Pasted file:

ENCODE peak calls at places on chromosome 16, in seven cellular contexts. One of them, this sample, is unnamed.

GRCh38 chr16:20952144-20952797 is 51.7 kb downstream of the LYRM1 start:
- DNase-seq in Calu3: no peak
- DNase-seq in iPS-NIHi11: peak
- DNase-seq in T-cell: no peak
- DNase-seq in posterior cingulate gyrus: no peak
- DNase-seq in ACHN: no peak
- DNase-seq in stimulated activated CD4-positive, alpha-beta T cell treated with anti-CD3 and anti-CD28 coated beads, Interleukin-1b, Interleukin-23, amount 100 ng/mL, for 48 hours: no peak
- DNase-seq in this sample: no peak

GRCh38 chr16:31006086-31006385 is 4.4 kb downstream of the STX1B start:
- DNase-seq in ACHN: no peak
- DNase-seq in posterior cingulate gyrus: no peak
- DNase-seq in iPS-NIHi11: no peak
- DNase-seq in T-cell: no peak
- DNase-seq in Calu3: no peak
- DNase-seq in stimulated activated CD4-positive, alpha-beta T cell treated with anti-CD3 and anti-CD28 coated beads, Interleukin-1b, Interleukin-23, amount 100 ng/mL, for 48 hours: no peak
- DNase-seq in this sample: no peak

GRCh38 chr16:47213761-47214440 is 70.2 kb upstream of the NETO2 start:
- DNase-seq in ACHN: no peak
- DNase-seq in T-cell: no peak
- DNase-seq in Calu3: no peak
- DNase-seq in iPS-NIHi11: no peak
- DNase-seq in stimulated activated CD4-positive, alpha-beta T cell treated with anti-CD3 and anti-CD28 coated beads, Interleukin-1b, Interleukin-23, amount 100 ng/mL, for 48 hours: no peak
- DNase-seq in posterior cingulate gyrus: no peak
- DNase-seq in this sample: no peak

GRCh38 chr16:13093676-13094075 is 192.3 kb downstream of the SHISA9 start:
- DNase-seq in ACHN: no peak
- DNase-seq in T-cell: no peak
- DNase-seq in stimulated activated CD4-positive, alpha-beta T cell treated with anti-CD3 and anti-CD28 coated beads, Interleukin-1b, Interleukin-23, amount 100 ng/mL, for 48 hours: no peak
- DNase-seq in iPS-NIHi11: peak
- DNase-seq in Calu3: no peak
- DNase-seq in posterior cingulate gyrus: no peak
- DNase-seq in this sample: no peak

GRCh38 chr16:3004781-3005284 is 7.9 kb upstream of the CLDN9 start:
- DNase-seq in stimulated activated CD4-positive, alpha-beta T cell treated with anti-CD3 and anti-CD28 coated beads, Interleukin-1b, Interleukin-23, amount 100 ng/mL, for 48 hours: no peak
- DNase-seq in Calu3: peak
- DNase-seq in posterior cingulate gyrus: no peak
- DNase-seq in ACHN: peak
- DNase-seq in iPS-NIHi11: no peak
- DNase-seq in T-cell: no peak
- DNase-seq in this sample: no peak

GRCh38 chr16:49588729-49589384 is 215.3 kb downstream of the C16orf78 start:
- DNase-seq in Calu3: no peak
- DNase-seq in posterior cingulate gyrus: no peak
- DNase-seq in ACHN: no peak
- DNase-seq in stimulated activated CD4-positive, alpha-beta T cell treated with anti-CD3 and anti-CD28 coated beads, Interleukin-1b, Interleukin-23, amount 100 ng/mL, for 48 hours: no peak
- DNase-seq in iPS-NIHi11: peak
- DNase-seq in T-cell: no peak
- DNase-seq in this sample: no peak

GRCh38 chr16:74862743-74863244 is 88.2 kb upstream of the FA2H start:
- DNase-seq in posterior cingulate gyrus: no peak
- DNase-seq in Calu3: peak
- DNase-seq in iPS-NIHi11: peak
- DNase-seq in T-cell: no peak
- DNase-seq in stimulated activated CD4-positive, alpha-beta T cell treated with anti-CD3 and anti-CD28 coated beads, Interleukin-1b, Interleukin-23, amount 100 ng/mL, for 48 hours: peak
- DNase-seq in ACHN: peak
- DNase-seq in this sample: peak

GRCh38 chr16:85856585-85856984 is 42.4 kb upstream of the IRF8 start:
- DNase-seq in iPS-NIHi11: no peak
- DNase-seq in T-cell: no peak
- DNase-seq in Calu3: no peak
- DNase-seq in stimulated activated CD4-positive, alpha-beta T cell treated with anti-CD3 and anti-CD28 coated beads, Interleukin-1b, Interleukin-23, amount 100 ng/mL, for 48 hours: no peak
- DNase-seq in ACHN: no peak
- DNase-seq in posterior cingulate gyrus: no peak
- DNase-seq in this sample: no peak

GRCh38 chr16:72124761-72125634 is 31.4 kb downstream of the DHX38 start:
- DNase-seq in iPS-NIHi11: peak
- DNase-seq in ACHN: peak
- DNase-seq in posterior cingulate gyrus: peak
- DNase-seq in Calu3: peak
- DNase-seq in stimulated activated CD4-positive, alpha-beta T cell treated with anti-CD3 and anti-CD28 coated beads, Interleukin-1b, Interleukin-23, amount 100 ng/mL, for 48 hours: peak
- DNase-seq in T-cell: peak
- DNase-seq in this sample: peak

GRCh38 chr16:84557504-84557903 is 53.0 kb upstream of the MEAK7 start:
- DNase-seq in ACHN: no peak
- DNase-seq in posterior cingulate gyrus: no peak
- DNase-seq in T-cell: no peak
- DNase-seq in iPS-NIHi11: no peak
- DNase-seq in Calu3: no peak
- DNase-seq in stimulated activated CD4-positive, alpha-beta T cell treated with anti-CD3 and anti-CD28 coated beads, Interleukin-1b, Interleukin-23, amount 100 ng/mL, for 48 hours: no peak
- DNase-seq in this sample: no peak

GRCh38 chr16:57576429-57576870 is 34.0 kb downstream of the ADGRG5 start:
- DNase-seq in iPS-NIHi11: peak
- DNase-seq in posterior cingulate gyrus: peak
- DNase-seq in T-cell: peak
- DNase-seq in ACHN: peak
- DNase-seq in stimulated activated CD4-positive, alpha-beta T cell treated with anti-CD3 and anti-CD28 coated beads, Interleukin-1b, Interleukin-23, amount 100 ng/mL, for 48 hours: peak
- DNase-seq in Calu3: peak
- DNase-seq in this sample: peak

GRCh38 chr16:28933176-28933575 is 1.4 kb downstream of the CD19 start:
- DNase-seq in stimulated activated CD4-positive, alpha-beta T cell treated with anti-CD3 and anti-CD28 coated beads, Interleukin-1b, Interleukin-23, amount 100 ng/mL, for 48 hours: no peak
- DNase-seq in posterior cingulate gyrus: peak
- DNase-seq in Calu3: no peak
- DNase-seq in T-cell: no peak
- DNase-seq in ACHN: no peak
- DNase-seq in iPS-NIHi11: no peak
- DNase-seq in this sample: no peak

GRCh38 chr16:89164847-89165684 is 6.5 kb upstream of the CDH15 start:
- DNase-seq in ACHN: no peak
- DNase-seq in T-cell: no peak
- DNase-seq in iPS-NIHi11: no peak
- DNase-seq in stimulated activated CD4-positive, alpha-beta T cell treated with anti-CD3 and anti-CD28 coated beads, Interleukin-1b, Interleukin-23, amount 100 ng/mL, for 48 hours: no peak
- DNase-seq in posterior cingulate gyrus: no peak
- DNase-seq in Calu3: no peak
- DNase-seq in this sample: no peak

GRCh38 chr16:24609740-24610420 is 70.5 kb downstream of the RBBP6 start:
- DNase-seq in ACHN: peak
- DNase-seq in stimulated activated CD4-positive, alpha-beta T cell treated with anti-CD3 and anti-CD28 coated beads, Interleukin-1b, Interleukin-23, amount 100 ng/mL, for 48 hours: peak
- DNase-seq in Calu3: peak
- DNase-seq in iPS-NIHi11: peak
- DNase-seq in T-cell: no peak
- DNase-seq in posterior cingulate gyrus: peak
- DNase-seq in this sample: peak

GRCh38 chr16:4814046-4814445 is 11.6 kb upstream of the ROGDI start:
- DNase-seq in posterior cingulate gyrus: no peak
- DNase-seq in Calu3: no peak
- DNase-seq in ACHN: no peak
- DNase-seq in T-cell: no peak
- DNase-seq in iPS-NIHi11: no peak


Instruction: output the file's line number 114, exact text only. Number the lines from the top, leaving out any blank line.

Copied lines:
GRCh38 chr16:4814046-4814445 is 11.6 kb upstream of the ROGDI start: